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From: Victor Duchovni on 22 Jan 2010 11:46
On Fri, Jan 22, 2010 at 10:40:03AM -0600, Stan Hoeppner wrote:
> Kenneth Marshall put forth on 1/22/2010 8:39 AM:
> > pdns-recursor 18.104.22.168 is easy to configure/use and has a tuneable
> > resource footprint.
> Got her installed, configured, up and running. Let's see if this improves this
> spamhaus situation, and a handful a day of other dns related errors I've been
> getting during mail transactions. Those other errors may be normal, maybe not.
> This resolver should help me figure that out.
> I limited the cache to 65536 entries to start with to keep the ram footprint
You can probably drop it even lower to ~8K entries, without significant
impact on cache effectiveness, this is a single host cache for a low
query volume host, not a recursive cache for a large network.
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From: Larry Stone on 22 Jan 2010 12:17
On Fri, 22 Jan 2010, Stan Hoeppner wrote:
> My venting should be aimed at Spamhaus. What they've done here is the opposite
> of transparency. In the case of Google DNS, Spamhaus has pulled something a bit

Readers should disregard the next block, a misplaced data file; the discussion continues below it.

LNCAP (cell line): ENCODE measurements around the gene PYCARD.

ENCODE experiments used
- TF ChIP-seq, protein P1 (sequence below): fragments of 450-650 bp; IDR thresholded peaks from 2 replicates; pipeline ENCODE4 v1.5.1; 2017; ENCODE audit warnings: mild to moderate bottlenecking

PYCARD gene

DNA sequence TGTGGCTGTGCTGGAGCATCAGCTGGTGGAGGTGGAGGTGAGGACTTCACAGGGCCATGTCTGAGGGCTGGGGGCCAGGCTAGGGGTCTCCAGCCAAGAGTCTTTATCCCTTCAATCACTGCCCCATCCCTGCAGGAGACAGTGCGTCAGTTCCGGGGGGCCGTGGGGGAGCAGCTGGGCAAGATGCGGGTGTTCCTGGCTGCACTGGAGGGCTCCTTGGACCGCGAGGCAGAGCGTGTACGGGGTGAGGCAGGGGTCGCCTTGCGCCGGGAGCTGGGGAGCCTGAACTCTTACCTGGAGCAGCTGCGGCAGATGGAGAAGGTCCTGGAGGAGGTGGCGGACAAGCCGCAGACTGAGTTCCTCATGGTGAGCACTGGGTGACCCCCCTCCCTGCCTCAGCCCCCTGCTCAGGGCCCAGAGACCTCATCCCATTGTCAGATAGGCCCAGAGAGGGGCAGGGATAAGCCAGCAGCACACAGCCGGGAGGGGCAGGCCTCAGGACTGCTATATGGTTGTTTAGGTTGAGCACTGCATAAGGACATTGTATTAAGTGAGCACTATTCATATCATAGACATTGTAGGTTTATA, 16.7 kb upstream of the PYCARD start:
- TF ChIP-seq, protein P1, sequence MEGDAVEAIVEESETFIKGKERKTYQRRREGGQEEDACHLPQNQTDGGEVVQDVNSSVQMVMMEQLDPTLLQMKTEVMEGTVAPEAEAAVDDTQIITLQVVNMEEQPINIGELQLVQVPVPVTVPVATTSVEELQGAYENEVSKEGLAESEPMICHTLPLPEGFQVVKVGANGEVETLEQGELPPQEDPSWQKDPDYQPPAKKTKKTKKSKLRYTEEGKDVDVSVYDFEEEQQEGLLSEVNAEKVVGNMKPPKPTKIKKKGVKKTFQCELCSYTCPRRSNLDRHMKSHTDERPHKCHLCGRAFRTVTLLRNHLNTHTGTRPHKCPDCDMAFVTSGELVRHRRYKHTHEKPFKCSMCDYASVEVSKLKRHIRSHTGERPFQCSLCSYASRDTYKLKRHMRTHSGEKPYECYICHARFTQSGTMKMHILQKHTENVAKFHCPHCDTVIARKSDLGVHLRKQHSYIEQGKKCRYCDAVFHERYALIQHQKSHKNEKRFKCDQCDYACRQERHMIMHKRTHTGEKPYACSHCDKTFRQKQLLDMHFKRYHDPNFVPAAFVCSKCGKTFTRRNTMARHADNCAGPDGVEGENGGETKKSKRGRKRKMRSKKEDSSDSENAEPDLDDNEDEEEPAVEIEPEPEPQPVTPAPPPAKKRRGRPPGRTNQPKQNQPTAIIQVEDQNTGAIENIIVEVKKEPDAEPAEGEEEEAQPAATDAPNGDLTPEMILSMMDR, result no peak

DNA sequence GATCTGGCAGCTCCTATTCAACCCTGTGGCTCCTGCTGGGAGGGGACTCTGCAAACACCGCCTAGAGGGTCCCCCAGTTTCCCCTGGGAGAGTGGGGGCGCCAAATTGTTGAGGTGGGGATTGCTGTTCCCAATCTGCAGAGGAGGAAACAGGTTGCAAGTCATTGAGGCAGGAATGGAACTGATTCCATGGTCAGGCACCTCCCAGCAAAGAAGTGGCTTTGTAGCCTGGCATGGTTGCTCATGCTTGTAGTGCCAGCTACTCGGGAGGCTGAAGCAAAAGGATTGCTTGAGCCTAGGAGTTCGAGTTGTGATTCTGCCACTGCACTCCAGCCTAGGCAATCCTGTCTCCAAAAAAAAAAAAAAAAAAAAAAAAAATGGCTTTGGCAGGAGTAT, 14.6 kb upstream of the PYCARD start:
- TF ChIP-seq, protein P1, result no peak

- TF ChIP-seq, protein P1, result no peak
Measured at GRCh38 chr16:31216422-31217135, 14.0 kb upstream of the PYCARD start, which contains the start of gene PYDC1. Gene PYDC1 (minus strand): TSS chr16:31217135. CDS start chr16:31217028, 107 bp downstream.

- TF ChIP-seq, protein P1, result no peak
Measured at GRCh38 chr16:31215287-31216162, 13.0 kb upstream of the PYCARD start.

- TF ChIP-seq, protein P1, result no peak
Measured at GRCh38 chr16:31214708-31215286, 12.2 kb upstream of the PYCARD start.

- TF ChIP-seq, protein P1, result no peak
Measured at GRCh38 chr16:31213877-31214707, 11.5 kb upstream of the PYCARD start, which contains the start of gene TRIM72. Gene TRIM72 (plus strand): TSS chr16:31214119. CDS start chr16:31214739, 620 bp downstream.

> underhanded in my estimation. They don't want people using Google DNS to query
> Spamhaus zones. That's fine. I have no problem with that. But the way in
> which they have blocked access creates a silent discard on mail servers using
> Google DNS, or at least Postfix (I can't speak for other MTAs in this regard).
> What they should have done is reply with a code that actually generates a
> visible log error, so an admin, such as myself, can actually see that something
> is wrong. Instead, all I got from my logs was silence. Multiple months of that
> deafening silence finally prompted my action as I knew there had to be something
This is getting away from Postfix so I'll keep this part short but I'll
take the opposite side. For Spamhaus to reply with anything other than
NXDOMAIN risked some MTA rejecting the mail. For those resolvers they, for
whatever reason, do not want to serve, a response that says "accept the
mail" is the only logical response. Anything other than that or a specific
reject reason (as encoded in a NXDOMAIN response) is undefined and could
cause some MTA to incorrectly reject the mail.
When I first set up asking RBL lists, I periodically checked the logs to
make sure they were working. Even today, I have a weekly cron job that
gives me a report of RBL effectiveness (it's real crude - a simple grep
piped to wc -l) and mails it to me. I don't trust that I have anything
setup correctly until I see proof in my logs.
-- Larry Stone